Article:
| Jul 24, 2023
Water Accessibility: The Key to the Future
Water accessibility is essential to future improvements since it allows women to pursue an education.
Many can hardly imagine lacking convenient access to water, but for Mary, this is an everyday reality. Water stands between this young lady and her ability to wash her clothes, brush her teeth, and attend school. Mary describes how “water [is] very scarce,” and she is often very sick from stomach illnesses and tooth decay. Instead of attending school to further her dream of becoming a doctor, Mary walks miles every day simply to access a basic necessity.
Mary is not the only one burdened by the water crisis. Currently, more than 2 billion people live with restricted access to water resources, and 84% of these people live in rural areas. As climate change continues to wreak havoc, the water crisis is only predicted to worsen. It is estimated that by 2050, at least one in four people will be likely to live in a country affected by severe water shortages.
While easy access to clean water is certainly a human issue, it is firstly a women’s issue. Women and girls are responsible for water collection in 8 out of 10 households with water off-premises, and in a single day, women around the world will spend 200 million hours collecting water compared to only 6 million hours spent by men. Women are also particularly affected by a lack of access to clean water due to specific hygienic needs around menstruation and reproduction.
Incidentally, this is not only a water crisis but also an education crisis. Since water collection is a major activity for millions of women, they are left with little to no time for school, particularly during menstruation – 35 million girls remain out of school worldwide. Research in Ghana shows a direct link between the time a girl has to spend fetching water and school absence, and in Ethiopia, 70.6% of respondents to a questionnaire survey indicated that water accessibility impacts women’s education. It is evident that access to drinking water is a major determinant of girls’ access to a high-quality education. Unless a solution is found, the increase in water insecurity due to climate change means that more women will be continuously burdened with water collection, instead of pursuing an education.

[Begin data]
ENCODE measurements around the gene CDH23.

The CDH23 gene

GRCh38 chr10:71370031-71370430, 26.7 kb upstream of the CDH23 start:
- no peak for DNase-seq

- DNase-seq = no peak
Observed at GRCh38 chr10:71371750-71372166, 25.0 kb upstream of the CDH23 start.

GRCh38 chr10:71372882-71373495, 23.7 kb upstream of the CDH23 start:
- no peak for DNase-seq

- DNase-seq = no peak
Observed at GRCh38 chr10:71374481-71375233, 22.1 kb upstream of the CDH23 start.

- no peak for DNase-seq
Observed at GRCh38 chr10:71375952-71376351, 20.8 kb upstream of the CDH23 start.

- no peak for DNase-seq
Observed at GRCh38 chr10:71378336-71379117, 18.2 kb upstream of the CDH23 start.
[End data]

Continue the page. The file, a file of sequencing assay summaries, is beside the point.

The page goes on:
Physically accessible water through wells is one sustainable and effective solution to the water crisis affecting women’s future success. In Morocco, the Rural Water Supply and Sanitation Project of the World Bank aimed to reduce the “burden of girls who were traditionally involved in fetching water” in order to improve school attendance. After the project, it found that girls’ school attendance increased by 20 percent in four years and that time spent collecting water by women and girls decreased by 50 to 90 percent. Simple measures, such as providing accessible clean water, are essential for enabling women and girls to attend school, graduate, and pursue employment outside of the home.
Consequently, future targets to eradicate extreme hunger and poverty may not be successful due to the current unequal participation of women stemming from lack of water. Studies have identified access, availability, and affordability to water as essential to future improvements since it drives women’s education – the most potent cure to poverty and disease. The UN Human Development Report found that “policy interventions have a greater impact in countries and regions where education outcomes are initially weaker. This has profound policy implications, potentially shifting the emphasis from efforts to boost household income to measures to improve girls’ education.” For every additional year a girl remains in school, her average income over a lifetime increases, her chances of being married early decrease, and there are clear health and education benefits for her children, making it a key factor in breaking the cycle of poverty. With access to clean water, women can achieve infinite opportunities in an environment that empowers them to grow and thrive.
Mary’s story does not end where it began. Mary’s parents came together with dozens of other families in their community to create a large well proximate to their homes and accessible at all times. Mary describes how this safe water solution has changed her life: “ I shower every day because there is enough water… and I am also able to clean my uniform often. This has helped me in that I am more confident.” Now, Mary can go on to pursue her dream of becoming a doctor since she is no longer burdened by the water crisis. Hence, urgent response should be given with regard to safe water projects because everyone should have the right to learn, dream, and achieve a better future.